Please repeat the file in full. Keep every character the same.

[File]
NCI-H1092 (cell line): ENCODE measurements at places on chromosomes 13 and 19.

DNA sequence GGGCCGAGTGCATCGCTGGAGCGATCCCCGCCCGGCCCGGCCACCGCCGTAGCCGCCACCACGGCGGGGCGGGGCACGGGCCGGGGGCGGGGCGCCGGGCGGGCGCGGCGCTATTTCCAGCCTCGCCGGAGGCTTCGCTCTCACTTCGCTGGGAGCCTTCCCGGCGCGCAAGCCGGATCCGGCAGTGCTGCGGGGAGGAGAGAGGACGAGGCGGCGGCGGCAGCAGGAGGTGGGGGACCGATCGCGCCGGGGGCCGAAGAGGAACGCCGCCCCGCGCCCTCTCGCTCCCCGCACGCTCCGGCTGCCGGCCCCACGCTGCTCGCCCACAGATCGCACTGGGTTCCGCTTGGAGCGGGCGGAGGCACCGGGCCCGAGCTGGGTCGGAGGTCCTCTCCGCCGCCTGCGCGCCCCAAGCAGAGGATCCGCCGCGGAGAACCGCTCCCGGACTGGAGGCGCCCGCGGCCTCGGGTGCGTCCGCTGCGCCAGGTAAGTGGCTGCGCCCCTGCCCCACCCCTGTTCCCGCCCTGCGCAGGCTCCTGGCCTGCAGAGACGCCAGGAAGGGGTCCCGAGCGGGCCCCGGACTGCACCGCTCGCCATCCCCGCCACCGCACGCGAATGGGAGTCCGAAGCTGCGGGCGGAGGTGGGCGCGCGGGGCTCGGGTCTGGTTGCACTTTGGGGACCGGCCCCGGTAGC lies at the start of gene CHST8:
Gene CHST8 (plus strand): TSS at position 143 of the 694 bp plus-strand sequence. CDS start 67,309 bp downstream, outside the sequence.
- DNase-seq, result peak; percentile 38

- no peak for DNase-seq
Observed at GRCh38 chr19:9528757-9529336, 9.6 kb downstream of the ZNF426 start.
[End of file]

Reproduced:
NCI-H1092 (cell line): ENCODE measurements at places on chromosomes 13 and 19.

DNA sequence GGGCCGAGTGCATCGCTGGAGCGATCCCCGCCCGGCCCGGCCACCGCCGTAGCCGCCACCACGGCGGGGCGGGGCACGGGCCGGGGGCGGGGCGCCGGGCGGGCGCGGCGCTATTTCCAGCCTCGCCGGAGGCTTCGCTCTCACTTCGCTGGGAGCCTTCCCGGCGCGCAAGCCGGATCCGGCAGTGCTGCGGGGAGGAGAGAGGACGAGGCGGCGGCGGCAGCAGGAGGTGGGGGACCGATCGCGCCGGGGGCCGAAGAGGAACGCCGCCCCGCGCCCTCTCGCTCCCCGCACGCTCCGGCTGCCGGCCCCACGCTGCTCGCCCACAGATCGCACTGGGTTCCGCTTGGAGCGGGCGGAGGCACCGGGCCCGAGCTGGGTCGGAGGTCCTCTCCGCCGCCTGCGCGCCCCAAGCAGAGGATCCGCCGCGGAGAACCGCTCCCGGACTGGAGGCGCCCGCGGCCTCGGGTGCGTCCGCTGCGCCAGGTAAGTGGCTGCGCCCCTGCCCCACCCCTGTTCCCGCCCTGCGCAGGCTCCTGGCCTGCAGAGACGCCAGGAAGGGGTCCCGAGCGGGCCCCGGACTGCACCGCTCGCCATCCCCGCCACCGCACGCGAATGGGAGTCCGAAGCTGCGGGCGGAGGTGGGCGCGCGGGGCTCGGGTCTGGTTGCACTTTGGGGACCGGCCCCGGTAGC lies at the start of gene CHST8:
Gene CHST8 (plus strand): TSS at position 143 of the 694 bp plus-strand sequence. CDS start 67,309 bp downstream, outside the sequence.
- DNase-seq, result peak; percentile 38

- no peak for DNase-seq
Observed at GRCh38 chr19:9528757-9529336, 9.6 kb downstream of the ZNF426 start.